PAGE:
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Environment bill aids some counties

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ST. PAUL - Minnesota counties with lots of state-owned land may like an environment spending plan that protects state payments they receive.

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Counties cannot impose a property tax levy on state land, so the state makes cash payments, which are maintained under a compromise plan developed by a House-Senate conference committee that both legislative chambers passed Monday night. To help balance the state budget, Gov. Tim Pawlenty proposed reducing those payments by 20 percent during the next two-year budget cycle.

The House approved the environment and energy funding bill containing the local payments 98-35, with the Senate following with a 52-15 vote.

The conference committee compromise cuts $78 million in environmental funding from the current budget. And it raises a range of fees more than $14 million.

"It is difficult to bring this bill back to you because it has deeper cuts than when it left the House," Rep. Jean Wagenius, DFL-Minneapolis, said.

The bill deals with a variety of environment and energy issues.

Minnesota House and Senate negotiators took many of Pawlenty's environment and energy funding recommendations, but not the one to reduce state payments in lieu of taxes.

It is just a fraction of total environment spending, but the $9 million in proposed cuts would have created a financial problem for counties expecting that money to pay for basic services, said Sen. Tom Saxhaug, DFL-Grand Rapids.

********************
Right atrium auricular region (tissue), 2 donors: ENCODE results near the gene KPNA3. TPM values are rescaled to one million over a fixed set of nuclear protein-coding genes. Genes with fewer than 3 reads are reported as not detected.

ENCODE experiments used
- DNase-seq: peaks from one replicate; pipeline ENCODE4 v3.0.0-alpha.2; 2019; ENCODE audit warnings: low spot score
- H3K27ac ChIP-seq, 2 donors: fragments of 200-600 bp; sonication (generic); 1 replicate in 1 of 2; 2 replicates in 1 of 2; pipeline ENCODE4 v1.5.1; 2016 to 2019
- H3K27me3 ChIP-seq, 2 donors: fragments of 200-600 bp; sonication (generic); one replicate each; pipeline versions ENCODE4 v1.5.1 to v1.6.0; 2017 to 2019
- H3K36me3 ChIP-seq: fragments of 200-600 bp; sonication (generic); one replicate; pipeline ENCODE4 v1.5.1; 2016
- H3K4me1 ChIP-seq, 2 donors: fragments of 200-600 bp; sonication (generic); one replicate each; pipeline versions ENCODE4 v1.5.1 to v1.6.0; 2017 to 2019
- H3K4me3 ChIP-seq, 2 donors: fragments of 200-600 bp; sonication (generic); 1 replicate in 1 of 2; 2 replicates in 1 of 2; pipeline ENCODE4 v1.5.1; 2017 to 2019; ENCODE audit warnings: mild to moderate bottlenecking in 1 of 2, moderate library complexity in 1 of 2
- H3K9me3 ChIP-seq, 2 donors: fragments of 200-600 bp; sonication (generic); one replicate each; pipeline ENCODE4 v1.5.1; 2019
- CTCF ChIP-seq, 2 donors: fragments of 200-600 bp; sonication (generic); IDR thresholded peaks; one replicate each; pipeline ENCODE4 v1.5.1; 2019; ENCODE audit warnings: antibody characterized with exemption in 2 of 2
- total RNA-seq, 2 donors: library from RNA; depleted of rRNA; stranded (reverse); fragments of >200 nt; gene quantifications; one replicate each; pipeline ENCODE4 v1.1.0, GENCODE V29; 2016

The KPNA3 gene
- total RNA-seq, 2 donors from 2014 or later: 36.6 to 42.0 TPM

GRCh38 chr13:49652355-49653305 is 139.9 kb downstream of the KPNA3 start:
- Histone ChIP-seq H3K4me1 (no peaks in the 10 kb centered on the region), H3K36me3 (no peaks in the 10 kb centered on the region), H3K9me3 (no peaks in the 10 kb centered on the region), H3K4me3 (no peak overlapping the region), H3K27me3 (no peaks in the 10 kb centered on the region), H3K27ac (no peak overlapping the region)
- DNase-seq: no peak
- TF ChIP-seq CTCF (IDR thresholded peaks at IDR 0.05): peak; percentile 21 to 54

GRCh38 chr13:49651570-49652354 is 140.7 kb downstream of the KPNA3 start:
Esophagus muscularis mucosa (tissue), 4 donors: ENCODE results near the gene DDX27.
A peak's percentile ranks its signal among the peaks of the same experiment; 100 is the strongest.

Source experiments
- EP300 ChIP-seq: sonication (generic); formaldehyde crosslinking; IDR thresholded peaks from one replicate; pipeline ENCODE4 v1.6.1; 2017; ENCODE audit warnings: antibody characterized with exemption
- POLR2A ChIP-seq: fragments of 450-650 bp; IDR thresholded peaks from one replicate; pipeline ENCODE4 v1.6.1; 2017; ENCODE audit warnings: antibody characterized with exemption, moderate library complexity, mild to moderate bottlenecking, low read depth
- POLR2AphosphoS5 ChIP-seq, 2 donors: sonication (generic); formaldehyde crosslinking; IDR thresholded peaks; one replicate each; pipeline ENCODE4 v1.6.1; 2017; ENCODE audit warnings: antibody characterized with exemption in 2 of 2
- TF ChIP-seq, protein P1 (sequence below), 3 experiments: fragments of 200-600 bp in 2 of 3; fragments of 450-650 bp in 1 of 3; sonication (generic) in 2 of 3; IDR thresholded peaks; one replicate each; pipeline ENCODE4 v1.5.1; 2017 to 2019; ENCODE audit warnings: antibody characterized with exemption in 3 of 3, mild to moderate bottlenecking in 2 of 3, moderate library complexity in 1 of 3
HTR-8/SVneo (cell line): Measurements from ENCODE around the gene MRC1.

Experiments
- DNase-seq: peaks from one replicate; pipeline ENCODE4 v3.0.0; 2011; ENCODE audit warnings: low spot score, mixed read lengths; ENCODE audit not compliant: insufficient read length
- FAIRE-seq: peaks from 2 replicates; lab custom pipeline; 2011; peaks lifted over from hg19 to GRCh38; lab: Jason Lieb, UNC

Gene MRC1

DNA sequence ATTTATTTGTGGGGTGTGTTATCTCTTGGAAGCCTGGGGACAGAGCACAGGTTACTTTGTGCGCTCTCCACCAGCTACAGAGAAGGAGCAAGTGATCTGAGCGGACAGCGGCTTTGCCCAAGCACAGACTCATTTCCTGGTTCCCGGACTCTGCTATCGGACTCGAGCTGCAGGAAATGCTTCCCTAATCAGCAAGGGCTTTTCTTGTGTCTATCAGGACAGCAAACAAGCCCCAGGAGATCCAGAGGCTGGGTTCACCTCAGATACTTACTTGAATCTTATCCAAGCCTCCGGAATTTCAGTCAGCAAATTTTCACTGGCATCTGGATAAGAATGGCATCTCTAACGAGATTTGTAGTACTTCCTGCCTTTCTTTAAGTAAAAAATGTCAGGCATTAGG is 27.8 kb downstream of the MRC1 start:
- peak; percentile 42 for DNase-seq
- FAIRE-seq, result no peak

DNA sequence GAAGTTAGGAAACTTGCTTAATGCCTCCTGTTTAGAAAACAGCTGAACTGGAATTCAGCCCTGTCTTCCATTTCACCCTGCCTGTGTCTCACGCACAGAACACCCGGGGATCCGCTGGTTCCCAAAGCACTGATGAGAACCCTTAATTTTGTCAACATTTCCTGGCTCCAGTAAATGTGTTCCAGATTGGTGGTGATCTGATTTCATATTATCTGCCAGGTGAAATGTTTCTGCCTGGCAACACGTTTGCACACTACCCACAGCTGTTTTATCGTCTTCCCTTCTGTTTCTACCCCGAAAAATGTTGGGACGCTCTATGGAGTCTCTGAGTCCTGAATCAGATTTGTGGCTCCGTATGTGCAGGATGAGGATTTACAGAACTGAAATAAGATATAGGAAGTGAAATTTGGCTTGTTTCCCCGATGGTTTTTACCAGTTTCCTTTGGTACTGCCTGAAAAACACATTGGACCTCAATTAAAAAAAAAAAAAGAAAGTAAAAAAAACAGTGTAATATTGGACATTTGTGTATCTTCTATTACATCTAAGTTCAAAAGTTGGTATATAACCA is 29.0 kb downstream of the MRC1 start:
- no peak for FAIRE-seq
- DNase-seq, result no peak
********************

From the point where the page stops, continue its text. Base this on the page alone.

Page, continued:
"That'd be disastrous," he said Monday.

Saxhaug, a conference committee member, said northern Minnesota counties with lots of state forest land would have suffered the most from those reductions.

But Republicans leaving a late-Monday afternoon meeting with Pawlenty warned that their fellow Republican governor may veto some items from the overall energy and environmental funding bill to bring its total cost down.

House Minority Leader Marty Seifert, R-Marshall, said he will help Pawlenty find line-item vetoes to lower the bill's cost. Otherwise, there appeared few Republican problems with the measure.

Overall, the negotiators' finance package proposes $737 million for environment and natural resources programs. That includes nearly $489 million for the Natural Resources Department and $180 million for the Pollution Control Agency.

The bill cuts spending to the DNR by more than 6 percent, when compared to what programs were projected to cost, said Wagenius, the House environment finance leader.

In addition, the bill provides $61 million to a variety of energy and telecommunications programs. Rep. Bill Hilty, DFL-Finlayson, the House energy finance chairman, said negotiators accepted most of Pawlenty's energy spending recommendations.

Energy and environment programs are funded with general tax dollars as well as special funds dedicated targeted to certain outdoors programs. Pawlenty and lawmakers propose new fees and fee increases to soften spending reductions.

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